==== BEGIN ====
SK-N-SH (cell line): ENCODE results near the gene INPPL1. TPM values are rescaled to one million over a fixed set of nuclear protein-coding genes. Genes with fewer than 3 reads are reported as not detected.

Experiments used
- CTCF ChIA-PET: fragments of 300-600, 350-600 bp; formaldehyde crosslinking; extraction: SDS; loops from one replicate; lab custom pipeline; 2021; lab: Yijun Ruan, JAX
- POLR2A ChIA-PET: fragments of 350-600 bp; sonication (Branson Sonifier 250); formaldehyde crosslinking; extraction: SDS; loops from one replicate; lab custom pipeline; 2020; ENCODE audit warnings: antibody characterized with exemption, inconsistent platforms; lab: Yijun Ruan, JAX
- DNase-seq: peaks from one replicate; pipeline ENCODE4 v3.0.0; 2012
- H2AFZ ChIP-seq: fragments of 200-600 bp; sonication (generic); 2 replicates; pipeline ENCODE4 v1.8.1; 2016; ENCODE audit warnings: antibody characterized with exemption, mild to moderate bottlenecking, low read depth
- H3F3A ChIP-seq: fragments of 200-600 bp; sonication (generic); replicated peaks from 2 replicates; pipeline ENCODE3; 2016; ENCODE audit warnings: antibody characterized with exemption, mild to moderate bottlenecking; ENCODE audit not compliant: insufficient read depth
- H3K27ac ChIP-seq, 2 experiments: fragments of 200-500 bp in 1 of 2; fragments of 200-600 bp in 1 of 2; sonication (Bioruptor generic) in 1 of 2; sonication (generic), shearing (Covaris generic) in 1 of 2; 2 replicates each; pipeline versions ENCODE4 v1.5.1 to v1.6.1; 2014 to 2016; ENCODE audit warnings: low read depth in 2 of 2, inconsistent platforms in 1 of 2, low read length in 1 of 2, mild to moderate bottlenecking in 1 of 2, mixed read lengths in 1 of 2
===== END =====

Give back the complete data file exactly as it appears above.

SK-N-SH (cell line): ENCODE results near the gene INPPL1. TPM values are rescaled to one million over a fixed set of nuclear protein-coding genes. Genes with fewer than 3 reads are reported as not detected.

Experiments used
- CTCF ChIA-PET: fragments of 300-600, 350-600 bp; formaldehyde crosslinking; extraction: SDS; loops from one replicate; lab custom pipeline; 2021; lab: Yijun Ruan, JAX
- POLR2A ChIA-PET: fragments of 350-600 bp; sonication (Branson Sonifier 250); formaldehyde crosslinking; extraction: SDS; loops from one replicate; lab custom pipeline; 2020; ENCODE audit warnings: antibody characterized with exemption, inconsistent platforms; lab: Yijun Ruan, JAX
- DNase-seq: peaks from one replicate; pipeline ENCODE4 v3.0.0; 2012
- H2AFZ ChIP-seq: fragments of 200-600 bp; sonication (generic); 2 replicates; pipeline ENCODE4 v1.8.1; 2016; ENCODE audit warnings: antibody characterized with exemption, mild to moderate bottlenecking, low read depth
- H3F3A ChIP-seq: fragments of 200-600 bp; sonication (generic); replicated peaks from 2 replicates; pipeline ENCODE3; 2016; ENCODE audit warnings: antibody characterized with exemption, mild to moderate bottlenecking; ENCODE audit not compliant: insufficient read depth
- H3K27ac ChIP-seq, 2 experiments: fragments of 200-500 bp in 1 of 2; fragments of 200-600 bp in 1 of 2; sonication (Bioruptor generic) in 1 of 2; sonication (generic), shearing (Covaris generic) in 1 of 2; 2 replicates each; pipeline versions ENCODE4 v1.5.1 to v1.6.1; 2014 to 2016; ENCODE audit warnings: low read depth in 2 of 2, inconsistent platforms in 1 of 2, low read length in 1 of 2, mild to moderate bottlenecking in 1 of 2, mixed read lengths in 1 of 2